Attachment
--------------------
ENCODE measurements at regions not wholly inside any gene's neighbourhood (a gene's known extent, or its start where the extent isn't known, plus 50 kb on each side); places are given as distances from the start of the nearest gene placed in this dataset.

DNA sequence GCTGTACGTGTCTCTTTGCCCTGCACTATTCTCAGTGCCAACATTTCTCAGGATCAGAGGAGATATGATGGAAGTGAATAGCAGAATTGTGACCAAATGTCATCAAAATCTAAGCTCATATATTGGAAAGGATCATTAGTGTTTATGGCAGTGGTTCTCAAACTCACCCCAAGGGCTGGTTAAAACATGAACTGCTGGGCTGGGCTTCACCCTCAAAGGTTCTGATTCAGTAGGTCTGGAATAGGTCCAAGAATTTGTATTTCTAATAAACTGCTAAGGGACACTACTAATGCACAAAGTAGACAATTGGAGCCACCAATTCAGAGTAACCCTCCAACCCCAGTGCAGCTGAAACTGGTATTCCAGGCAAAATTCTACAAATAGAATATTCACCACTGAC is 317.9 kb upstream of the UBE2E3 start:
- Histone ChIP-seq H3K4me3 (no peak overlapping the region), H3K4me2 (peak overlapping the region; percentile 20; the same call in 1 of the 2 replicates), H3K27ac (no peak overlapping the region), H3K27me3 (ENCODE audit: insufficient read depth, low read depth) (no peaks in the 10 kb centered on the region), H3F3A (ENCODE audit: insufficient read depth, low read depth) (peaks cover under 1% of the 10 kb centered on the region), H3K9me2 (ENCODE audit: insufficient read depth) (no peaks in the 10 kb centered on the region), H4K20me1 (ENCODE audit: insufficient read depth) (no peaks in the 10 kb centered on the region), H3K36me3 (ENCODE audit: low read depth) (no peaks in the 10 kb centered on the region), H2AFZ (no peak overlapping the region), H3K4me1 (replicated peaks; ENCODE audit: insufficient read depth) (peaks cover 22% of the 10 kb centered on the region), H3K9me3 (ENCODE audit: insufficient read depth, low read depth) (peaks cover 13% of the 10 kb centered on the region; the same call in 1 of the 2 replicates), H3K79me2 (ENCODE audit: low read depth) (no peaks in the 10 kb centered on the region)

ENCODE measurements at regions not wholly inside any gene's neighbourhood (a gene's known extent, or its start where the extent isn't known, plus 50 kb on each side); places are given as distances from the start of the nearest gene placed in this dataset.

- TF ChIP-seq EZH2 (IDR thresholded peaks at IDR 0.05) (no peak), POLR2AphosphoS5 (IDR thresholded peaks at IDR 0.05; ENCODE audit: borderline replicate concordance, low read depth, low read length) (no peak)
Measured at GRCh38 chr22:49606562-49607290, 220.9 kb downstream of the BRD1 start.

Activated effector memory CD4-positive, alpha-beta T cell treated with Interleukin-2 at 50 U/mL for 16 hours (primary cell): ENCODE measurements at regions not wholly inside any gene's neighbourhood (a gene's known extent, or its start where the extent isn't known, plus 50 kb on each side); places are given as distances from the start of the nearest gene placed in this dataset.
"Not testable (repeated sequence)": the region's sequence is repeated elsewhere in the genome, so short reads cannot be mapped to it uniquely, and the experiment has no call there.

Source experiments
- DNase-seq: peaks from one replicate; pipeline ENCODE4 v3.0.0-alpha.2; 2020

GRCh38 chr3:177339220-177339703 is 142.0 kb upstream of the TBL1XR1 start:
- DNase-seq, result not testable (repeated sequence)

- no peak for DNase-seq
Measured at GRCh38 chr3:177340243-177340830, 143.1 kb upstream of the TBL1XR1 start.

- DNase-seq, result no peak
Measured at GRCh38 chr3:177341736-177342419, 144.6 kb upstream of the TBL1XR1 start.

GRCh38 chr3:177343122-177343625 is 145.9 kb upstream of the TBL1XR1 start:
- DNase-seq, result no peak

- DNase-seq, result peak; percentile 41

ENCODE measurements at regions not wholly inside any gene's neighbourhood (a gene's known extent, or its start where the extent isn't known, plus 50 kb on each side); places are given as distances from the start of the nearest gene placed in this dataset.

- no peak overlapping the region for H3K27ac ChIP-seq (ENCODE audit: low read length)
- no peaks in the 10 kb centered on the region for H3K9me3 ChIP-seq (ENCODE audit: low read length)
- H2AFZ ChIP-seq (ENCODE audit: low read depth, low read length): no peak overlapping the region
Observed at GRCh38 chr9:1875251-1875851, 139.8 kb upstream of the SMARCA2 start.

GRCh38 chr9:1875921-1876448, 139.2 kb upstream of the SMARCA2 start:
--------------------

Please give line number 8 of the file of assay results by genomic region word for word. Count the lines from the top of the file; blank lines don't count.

"Not testable (repeated sequence)": the region's sequence is repeated elsewhere in the genome, so short reads cannot be mapped to it uniquely, and the experiment has no call there.